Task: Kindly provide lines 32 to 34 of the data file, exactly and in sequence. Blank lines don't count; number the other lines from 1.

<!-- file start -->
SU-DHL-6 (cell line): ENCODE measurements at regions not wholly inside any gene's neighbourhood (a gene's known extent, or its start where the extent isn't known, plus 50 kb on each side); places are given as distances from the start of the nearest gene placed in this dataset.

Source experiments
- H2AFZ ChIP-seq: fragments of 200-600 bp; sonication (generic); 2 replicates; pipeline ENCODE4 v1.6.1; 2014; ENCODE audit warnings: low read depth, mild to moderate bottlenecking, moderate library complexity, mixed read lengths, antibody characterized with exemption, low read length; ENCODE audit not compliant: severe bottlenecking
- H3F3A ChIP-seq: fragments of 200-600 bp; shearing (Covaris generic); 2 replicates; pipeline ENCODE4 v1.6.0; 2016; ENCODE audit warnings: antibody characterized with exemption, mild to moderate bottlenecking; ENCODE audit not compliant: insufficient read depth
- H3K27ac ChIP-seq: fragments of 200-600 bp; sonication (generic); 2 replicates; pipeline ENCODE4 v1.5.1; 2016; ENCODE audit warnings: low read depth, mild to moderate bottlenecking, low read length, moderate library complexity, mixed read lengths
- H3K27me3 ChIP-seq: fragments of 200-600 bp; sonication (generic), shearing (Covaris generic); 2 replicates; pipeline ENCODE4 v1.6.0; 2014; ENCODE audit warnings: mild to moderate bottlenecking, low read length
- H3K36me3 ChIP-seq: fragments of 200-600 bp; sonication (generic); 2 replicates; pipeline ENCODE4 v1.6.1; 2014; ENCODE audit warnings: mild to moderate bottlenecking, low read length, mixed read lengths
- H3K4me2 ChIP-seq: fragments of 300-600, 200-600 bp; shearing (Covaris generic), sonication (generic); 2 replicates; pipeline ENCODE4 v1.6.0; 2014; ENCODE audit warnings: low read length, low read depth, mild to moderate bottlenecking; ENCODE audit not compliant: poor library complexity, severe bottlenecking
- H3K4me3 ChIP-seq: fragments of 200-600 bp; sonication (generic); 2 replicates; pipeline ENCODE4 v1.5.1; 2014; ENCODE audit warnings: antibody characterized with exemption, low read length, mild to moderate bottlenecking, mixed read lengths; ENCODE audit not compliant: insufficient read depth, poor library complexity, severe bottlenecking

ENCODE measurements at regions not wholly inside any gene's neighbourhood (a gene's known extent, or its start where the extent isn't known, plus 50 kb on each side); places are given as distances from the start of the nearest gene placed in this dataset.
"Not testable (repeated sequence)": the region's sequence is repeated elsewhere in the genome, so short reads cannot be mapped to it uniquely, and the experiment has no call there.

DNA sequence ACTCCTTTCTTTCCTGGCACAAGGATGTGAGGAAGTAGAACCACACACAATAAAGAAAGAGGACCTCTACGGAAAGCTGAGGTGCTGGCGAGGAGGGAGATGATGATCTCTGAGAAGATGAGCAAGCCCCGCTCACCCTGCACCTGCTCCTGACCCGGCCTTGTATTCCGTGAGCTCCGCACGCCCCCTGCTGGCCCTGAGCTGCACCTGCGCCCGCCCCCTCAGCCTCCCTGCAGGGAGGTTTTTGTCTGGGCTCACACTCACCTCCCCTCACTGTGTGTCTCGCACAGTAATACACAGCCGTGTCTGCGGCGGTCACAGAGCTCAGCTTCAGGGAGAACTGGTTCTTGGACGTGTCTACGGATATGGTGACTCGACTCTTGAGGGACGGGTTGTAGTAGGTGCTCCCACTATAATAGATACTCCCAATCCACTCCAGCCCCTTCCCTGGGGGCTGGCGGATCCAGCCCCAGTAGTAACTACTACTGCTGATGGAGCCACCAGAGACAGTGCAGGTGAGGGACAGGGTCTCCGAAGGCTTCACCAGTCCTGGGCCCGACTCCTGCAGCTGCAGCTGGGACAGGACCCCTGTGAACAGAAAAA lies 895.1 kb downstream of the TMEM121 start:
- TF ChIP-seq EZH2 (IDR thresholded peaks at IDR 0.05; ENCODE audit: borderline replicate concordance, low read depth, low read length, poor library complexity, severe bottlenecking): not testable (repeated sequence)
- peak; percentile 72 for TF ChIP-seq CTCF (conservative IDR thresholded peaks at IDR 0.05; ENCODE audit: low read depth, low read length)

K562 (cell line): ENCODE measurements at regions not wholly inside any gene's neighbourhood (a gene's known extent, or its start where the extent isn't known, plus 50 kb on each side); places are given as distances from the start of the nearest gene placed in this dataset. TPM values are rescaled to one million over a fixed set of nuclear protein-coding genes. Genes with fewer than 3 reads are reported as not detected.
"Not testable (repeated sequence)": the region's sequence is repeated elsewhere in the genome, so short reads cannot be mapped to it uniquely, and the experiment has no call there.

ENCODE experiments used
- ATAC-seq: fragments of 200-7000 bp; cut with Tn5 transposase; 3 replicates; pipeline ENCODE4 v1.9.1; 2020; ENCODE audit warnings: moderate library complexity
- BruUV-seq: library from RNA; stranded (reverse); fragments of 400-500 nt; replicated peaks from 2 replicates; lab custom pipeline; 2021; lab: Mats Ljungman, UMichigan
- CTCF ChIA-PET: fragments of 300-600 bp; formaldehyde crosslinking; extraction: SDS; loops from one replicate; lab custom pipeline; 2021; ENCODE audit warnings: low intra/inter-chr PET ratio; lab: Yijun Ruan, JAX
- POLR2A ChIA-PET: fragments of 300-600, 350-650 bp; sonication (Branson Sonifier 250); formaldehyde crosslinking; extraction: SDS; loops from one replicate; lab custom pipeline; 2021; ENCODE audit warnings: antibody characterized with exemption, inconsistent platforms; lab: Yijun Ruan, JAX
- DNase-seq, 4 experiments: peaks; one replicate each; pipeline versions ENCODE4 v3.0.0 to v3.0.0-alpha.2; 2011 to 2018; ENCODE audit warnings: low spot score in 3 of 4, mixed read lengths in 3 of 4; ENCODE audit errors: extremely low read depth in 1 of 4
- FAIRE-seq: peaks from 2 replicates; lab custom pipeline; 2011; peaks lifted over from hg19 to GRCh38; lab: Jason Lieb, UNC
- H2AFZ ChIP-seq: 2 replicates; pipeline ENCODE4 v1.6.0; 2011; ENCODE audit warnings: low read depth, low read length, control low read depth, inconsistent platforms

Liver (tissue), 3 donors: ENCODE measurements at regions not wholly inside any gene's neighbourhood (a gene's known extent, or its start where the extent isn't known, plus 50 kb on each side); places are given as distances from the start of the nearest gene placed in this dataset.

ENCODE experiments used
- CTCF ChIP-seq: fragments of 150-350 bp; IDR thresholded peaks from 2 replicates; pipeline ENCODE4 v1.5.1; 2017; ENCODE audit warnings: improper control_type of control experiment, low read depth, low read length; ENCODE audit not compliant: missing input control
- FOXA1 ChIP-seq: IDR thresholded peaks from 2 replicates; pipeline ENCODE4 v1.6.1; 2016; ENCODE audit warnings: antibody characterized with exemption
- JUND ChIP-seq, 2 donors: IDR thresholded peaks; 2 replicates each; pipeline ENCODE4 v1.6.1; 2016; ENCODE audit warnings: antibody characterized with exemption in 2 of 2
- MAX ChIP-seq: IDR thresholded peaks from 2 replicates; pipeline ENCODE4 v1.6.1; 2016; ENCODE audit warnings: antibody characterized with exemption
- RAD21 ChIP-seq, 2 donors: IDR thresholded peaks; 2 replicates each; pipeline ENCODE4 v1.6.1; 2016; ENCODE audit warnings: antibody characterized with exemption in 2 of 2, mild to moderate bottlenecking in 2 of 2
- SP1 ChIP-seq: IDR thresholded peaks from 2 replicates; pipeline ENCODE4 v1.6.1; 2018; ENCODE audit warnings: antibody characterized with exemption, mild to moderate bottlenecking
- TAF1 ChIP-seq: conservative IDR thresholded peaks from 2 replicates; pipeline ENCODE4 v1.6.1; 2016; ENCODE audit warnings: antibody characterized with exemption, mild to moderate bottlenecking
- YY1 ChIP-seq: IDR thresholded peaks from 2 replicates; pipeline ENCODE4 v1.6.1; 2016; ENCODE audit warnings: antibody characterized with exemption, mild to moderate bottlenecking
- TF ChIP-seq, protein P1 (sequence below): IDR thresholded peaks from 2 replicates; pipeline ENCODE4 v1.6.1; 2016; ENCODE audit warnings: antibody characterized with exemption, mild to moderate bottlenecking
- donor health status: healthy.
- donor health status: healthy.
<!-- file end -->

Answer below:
- SP1 ChIP-seq: IDR thresholded peaks from 2 replicates; pipeline ENCODE4 v1.6.1; 2018; ENCODE audit warnings: antibody characterized with exemption, mild to moderate bottlenecking
- TAF1 ChIP-seq: conservative IDR thresholded peaks from 2 replicates; pipeline ENCODE4 v1.6.1; 2016; ENCODE audit warnings: antibody characterized with exemption, mild to moderate bottlenecking
- YY1 ChIP-seq: IDR thresholded peaks from 2 replicates; pipeline ENCODE4 v1.6.1; 2016; ENCODE audit warnings: antibody characterized with exemption, mild to moderate bottlenecking